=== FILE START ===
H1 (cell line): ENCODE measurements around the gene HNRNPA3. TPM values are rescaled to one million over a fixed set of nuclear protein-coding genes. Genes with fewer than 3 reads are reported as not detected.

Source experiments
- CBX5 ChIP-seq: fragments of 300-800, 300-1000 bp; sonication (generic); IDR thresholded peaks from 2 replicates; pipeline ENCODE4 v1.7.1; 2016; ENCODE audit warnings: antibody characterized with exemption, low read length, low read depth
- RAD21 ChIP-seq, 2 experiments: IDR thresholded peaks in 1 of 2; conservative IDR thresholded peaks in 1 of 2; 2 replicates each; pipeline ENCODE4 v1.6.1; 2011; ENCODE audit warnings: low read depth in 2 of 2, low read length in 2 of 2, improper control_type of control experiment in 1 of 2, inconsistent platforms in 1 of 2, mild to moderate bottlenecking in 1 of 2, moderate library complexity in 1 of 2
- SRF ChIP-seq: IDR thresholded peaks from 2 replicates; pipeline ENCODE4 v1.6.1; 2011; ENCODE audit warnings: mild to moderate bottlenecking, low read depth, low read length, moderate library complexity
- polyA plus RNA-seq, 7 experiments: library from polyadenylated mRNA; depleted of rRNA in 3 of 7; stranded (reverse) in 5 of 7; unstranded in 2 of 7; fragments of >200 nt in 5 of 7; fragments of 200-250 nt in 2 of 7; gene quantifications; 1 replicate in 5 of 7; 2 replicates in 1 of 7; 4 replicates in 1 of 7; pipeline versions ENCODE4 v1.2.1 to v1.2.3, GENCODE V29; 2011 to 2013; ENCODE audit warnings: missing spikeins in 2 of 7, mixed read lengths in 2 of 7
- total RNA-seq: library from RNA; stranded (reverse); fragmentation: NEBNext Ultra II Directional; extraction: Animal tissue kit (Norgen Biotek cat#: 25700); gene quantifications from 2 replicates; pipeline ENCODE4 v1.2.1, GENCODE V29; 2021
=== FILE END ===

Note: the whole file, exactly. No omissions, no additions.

H1 (cell line): ENCODE measurements around the gene HNRNPA3. TPM values are rescaled to one million over a fixed set of nuclear protein-coding genes. Genes with fewer than 3 reads are reported as not detected.

Source experiments
- CBX5 ChIP-seq: fragments of 300-800, 300-1000 bp; sonication (generic); IDR thresholded peaks from 2 replicates; pipeline ENCODE4 v1.7.1; 2016; ENCODE audit warnings: antibody characterized with exemption, low read length, low read depth
- RAD21 ChIP-seq, 2 experiments: IDR thresholded peaks in 1 of 2; conservative IDR thresholded peaks in 1 of 2; 2 replicates each; pipeline ENCODE4 v1.6.1; 2011; ENCODE audit warnings: low read depth in 2 of 2, low read length in 2 of 2, improper control_type of control experiment in 1 of 2, inconsistent platforms in 1 of 2, mild to moderate bottlenecking in 1 of 2, moderate library complexity in 1 of 2
- SRF ChIP-seq: IDR thresholded peaks from 2 replicates; pipeline ENCODE4 v1.6.1; 2011; ENCODE audit warnings: mild to moderate bottlenecking, low read depth, low read length, moderate library complexity
- polyA plus RNA-seq, 7 experiments: library from polyadenylated mRNA; depleted of rRNA in 3 of 7; stranded (reverse) in 5 of 7; unstranded in 2 of 7; fragments of >200 nt in 5 of 7; fragments of 200-250 nt in 2 of 7; gene quantifications; 1 replicate in 5 of 7; 2 replicates in 1 of 7; 4 replicates in 1 of 7; pipeline versions ENCODE4 v1.2.1 to v1.2.3, GENCODE V29; 2011 to 2013; ENCODE audit warnings: missing spikeins in 2 of 7, mixed read lengths in 2 of 7
- total RNA-seq: library from RNA; stranded (reverse); fragmentation: NEBNext Ultra II Directional; extraction: Animal tissue kit (Norgen Biotek cat#: 25700); gene quantifications from 2 replicates; pipeline ENCODE4 v1.2.1, GENCODE V29; 2021